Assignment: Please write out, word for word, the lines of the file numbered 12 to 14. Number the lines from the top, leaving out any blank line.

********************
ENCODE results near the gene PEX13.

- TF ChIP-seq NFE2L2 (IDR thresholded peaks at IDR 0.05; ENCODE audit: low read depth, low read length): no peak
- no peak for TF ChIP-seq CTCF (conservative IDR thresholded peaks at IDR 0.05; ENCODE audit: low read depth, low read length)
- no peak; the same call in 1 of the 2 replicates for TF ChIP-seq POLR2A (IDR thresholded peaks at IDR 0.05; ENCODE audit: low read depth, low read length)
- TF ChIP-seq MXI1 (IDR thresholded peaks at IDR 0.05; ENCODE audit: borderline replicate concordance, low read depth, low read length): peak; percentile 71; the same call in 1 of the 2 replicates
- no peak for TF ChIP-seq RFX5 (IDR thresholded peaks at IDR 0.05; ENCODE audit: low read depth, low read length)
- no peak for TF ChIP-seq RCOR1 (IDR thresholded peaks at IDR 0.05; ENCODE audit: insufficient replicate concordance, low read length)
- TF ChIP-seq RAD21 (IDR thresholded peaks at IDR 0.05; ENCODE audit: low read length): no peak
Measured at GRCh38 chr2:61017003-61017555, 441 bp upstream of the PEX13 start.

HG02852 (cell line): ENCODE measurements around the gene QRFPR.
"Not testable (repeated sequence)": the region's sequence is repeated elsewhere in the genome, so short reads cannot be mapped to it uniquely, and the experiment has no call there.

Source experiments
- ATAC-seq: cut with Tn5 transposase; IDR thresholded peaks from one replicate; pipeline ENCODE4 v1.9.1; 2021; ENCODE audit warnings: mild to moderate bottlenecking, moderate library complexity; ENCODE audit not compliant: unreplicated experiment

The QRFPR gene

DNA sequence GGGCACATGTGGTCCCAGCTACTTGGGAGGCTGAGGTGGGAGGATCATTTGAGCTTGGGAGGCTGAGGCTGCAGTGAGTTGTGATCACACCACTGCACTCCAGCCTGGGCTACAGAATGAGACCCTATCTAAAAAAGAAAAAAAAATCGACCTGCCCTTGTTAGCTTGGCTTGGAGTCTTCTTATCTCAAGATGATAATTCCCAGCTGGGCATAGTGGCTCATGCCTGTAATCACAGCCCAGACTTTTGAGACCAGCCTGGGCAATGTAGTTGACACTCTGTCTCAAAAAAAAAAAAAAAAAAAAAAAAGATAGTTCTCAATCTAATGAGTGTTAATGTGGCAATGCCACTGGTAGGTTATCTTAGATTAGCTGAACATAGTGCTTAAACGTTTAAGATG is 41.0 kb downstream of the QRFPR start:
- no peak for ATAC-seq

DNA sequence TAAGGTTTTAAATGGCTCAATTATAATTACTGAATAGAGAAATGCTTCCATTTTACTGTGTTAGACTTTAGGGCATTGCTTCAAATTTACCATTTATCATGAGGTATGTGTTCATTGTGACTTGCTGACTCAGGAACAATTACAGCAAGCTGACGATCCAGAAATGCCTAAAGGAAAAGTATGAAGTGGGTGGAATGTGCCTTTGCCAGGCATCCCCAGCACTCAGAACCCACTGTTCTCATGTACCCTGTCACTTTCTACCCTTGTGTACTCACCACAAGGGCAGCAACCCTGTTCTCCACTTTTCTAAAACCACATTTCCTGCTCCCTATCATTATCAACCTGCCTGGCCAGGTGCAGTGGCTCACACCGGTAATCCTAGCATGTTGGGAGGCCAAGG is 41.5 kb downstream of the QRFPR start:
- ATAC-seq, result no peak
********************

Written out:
Source experiments
- ATAC-seq: cut with Tn5 transposase; IDR thresholded peaks from one replicate; pipeline ENCODE4 v1.9.1; 2021; ENCODE audit warnings: mild to moderate bottlenecking, moderate library complexity; ENCODE audit not compliant: unreplicated experiment

The QRFPR gene